Just when we thought that three episodes all culminating in the murder of children was enough, Game of Thrones turned up the unsettling factor to 11. A teenage psychopath-king forces one prostitute to beat another at crossbow point while, in another part of his kingdom, a form of torture is employed in which a panicked rat claws its way desperately into a prisoner’s abdomen. Rolling Stone critic Sean T. Collins has already commented upon the similarities with the novel American Psycho; even if the version of rodent-based torture utilised at Harrenhal is not quite as depraved as serial killer Patrick Bateman’s, it makes for no less unsettling viewing. As Game of Thrones once again reminded us, though, this world of questing knights, rival kings and wars of righteous vengeance is an unsettling place indeed.
This fact was made clear early on as Robb Stark (Richard Madden) won a smashing victory over the forces of House Lannister at the Battle of Oxcross. “Five Lannister dead for every one of ours”, drawled Northern lieutenant Roose Bolton (Michael McElhatton), before proposing that they flay the Lannister officers alive for information. “A naked man has few secrets,” he adds, “a flayed man, none.” Robb, because he’s the closest we come in this war to the Good Side, rejects Lord Bolton’s approach. Weighed against Joffrey’s (Jack Gleeson) abuse of Robb’s sister Sansa (Sophie Turner) and the prostitutes Ros (Esmé Bianco) and Daisy (Maisie Dee), as well as the rat-wielding Lannister torturers at Harrenhal, the King in the North comes off rather well here. And yet the comments of the nurse from Volantis (Oona Chaplin) gnaw at him like…well…a rat gnawing into a defenceless prisoner’s innards. If he wasn’t fighting this war, she wouldn’t be amputating the limbs of fishermen’s sons who had the misfortune to be drafted into the Lannister ranks. Nor would the happy flatulent watchman who opened the episode have been mauled to death by a direwolf. When she asks him what he’ll do after Joffrey has been toppled from the Iron Throne and killed, Robb admits that he has no idea. Now, pertinent analogies to American interventionism aside (and let’s keep those to a minimum), this is a Good Question – for the Good Guy.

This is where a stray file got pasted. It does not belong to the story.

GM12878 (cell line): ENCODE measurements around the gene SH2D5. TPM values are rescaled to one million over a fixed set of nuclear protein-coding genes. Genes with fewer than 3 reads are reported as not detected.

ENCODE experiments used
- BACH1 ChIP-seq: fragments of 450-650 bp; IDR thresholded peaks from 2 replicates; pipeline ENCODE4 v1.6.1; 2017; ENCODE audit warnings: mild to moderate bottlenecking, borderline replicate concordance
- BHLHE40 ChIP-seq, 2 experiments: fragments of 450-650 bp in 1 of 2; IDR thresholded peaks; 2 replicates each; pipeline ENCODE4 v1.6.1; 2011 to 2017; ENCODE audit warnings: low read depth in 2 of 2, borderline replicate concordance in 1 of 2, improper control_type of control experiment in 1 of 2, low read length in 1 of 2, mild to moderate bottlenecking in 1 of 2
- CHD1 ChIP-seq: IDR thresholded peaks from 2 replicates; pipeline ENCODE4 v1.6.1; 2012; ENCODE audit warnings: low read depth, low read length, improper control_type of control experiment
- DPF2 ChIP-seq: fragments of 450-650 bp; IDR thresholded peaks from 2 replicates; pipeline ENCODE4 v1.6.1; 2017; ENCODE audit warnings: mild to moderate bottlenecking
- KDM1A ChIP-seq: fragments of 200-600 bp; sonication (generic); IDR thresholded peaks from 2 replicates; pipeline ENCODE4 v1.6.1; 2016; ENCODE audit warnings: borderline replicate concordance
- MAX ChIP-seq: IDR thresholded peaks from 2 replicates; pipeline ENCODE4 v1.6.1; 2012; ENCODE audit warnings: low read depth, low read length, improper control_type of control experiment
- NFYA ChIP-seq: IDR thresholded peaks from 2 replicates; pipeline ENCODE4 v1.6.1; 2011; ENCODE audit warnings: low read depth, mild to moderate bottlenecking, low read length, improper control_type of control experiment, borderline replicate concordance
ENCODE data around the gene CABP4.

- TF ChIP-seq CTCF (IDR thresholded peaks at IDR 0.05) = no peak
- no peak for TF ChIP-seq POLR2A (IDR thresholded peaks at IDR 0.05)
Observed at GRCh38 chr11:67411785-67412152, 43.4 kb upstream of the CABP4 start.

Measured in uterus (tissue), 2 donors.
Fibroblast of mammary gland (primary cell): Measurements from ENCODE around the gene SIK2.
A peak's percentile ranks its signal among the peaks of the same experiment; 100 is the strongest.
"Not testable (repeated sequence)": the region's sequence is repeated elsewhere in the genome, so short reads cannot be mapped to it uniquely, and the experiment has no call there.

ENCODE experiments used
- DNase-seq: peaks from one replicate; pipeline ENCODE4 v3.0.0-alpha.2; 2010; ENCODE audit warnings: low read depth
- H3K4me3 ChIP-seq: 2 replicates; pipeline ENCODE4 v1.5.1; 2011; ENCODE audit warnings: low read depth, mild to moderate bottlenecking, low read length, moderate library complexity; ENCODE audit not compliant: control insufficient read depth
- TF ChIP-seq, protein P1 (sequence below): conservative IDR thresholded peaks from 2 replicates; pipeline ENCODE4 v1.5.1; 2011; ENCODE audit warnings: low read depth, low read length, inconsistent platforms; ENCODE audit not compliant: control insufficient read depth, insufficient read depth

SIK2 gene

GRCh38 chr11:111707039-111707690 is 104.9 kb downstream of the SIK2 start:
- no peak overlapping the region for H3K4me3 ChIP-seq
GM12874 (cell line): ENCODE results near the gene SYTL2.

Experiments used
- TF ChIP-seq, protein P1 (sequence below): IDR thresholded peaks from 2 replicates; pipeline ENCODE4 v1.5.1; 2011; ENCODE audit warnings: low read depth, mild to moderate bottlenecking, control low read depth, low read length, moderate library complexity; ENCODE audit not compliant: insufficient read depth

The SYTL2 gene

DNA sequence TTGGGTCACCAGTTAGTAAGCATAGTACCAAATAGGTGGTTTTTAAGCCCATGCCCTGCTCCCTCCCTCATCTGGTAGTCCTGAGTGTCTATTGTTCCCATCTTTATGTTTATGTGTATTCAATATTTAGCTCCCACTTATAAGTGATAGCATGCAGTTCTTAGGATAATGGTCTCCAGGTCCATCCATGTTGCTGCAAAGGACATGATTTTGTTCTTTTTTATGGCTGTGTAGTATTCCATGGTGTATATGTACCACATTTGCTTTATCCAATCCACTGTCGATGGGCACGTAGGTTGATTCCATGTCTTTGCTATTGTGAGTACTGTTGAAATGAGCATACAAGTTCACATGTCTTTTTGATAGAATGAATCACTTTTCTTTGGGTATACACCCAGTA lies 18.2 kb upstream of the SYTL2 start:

“So, once all of Rome is yours you’ll just…give it back?”, asked Senator Gracchus (Derek Jacobi) of Maximus (Russell Crowe) twelve short years ago, receiving the gruff response that those were the wishes of Marcus Aurelius. Perhaps Robb presumes that after his victory a decent king will simply step up to rule over the